by Richard Sala

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When I was twelve, our family moved from a bustling
Midwestern city to a relatively small town in the Southwest. It’s never much
fun to move away from friends and neighbors you’ve known your whole life in the
first place — but to make matters worse, we moved in the middle of a school
year. So not only was I the “new kid”, but I was plopped right down in the
middle of classes that had already been in progress for months.

I stood out with my pale complexion in a sea of tanned
faces. And it wasn’t as if I’d merely moved to a nearby town where things were
changed but still recognizable. This was a completely different environment and
culture.

It had been November when we left our old town, but in our
new town it was still summer. Instead of 100-year-old house we’d lived in,
filled with nooks and crannies and all kinds of strange and antique details,
our new house was a year old with no personality whatsoever (yes, places can
have personalities – but they take time to develop, just like people!). But I’m
not saying one place was better than the other. They were just – different.
Instead of Oak trees there were Saguaro cacti. Instead of squirrels, there were
lizards. Instead of suits and ties, the teachers wore short-sleeved shirts,
bolo ties and cowboy boots. Instead of nearby museums cluttered with dinosaur
skeletons and mummies, there were modern galleries with paintings of grizzled,
horse-ridin’ cowpokes or Indian squaws, usually with a little papoose on their
shoulder. Instead of nights filled with the sounds of whooshing buses, snippets
of music and distant train whistles, the nights were filled with – silence.

Ah, the nights. The sky was so big. And with no high
buildings or the bright lights of bustling night time activity to obscure the
view, you could see so many stars – millions and millions – in a sky so huge
you felt as if you might suddenly fall upwards into it… Even before we’d moved,
I loved to read and get lost in my imagination. Now, instead of watching TV
after dinner, I’d go outside, into the quiet, peaceful dark of our street and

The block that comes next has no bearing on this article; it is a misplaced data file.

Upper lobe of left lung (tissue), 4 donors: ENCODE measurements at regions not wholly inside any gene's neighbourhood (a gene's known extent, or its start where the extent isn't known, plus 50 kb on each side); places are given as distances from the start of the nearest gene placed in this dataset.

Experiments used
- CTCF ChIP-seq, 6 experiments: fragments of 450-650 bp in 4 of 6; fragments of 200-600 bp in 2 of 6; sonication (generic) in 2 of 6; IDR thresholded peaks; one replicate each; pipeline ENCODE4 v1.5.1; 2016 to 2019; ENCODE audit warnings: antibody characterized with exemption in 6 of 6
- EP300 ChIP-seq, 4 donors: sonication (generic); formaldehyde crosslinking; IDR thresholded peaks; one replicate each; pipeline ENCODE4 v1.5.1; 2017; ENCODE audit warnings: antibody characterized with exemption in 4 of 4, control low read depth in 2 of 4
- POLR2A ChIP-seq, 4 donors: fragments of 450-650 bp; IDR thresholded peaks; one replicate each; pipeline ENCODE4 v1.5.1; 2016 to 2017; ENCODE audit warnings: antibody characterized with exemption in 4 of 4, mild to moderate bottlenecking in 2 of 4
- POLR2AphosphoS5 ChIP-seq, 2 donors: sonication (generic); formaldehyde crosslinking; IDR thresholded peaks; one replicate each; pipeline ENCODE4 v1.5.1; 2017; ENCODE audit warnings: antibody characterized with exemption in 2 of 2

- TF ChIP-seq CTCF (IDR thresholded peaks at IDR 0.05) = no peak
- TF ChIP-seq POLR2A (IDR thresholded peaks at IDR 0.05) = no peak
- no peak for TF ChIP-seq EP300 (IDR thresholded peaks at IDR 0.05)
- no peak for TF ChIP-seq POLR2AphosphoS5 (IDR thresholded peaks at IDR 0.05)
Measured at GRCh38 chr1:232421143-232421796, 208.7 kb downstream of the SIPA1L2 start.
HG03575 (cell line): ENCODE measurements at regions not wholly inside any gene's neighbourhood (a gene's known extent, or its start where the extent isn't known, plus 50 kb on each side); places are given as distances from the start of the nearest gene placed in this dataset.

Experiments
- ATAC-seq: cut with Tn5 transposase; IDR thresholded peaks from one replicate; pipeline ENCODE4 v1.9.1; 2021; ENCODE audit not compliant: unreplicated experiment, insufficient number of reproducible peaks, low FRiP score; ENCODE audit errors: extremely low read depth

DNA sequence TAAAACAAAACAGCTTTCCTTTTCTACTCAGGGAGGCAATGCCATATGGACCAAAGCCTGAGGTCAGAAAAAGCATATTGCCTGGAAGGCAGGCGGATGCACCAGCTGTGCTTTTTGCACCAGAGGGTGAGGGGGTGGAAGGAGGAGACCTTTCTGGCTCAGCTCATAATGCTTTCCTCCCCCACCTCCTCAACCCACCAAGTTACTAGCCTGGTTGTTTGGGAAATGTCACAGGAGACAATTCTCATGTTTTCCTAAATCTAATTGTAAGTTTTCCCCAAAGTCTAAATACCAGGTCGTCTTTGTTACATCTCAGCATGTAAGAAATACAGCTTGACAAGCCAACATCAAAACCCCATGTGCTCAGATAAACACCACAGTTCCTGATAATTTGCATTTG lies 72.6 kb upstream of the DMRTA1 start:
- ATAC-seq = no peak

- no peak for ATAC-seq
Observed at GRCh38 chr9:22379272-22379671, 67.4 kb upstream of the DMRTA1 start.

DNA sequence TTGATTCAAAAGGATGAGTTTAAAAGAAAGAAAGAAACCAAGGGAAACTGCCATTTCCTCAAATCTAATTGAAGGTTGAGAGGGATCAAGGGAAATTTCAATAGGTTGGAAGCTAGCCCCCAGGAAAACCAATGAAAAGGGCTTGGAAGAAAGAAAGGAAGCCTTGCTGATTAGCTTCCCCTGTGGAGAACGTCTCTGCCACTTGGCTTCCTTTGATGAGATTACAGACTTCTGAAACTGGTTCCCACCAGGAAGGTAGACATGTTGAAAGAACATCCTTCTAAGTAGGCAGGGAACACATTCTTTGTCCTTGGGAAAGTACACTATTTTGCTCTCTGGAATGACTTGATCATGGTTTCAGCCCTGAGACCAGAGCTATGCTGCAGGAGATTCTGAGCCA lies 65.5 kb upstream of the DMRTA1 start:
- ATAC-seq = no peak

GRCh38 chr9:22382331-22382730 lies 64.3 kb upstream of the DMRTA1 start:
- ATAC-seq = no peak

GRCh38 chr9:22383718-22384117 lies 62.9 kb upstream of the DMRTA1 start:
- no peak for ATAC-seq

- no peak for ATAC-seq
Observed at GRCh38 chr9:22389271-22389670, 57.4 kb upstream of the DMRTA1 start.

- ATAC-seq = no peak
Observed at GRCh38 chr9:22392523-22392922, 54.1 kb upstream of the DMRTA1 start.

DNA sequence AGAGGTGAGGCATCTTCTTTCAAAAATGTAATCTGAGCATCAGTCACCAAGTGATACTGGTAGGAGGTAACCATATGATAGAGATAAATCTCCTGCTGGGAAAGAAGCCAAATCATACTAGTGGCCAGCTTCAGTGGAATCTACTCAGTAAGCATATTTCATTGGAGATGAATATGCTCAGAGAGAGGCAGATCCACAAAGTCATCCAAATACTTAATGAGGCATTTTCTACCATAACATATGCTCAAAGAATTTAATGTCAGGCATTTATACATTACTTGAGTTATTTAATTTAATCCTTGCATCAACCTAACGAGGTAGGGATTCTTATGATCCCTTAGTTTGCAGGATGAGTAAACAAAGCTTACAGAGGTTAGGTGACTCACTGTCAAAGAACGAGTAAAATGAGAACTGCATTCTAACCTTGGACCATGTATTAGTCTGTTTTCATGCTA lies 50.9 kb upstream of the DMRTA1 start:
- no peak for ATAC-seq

go for walks around the neighborhood. You could see lights on in the windows or
the glow of TVs in the dark. Sometimes the warm desert winds would stir the
bushes. Or headlights from a lone car would create giant moving shadows across
the fences that enclosed every house on our block. Occasionally something might
fly by above my head, black against the night sky. Was it a bat? Or some sort
of nocturnal night bird? It was all very mysterious. And that’s what I loved.
That’s when I fell in love with mystery and with imagination.

I’d imagine all kinds of things – usually based on whatever
books or comics I had been reading or movies I’d seen. Maybe those glows were
not TV screens – maybe a mad scientist lived there and was conducting secret
experiments. Or maybe it was an alien, disguised as a human, contacting his
home planet by interplanetary video-phone. And maybe that house at the end of
the street with the one lighted window – perhaps there was a meeting of a
secret society, a masked gang gathered around ancient maps, plotting ghastly
deeds. I’d imagine dark avengers or cat burglars creeping up the sides of the houses,
sprinting across the rooftops…

Then, eventually, I’d realize I had better get home – often
to face the “don’t ever wander off without telling anybody where you’re going!”
lecture. Which is, of course, good advice, but the pull of the night was
irresistible and a much-needed cure for the confusions and humiliations of the
daytime where I was just that pale new kid. Those night walks ended eventually.
I made friends and became less of a loner. I was no longer “new”, but the
memories of having once been “new” never really leave you.

Now, as a writer, looking back, I realize how important
those days were – and especially those nights. I love writing mysteries and
thrillers, ghost stories and horror stories – stories about the night and mad
scientists and aliens and dark avengers and cat burglars and even “new kids.”
In a way, all the stories I’ve ever written, including CAT BURGLAR BLACK – and
all the drawings I’ve ever done – are an attempt to recapture the magical way I
felt, just letting my mind wander and my imagination go nuts as I s